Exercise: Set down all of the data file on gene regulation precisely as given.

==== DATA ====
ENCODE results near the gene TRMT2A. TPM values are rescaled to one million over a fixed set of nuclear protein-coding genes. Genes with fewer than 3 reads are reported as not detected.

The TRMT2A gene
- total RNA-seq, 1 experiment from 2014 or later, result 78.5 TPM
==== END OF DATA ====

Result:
ENCODE results near the gene TRMT2A. TPM values are rescaled to one million over a fixed set of nuclear protein-coding genes. Genes with fewer than 3 reads are reported as not detected.

The TRMT2A gene
- total RNA-seq, 1 experiment from 2014 or later, result 78.5 TPM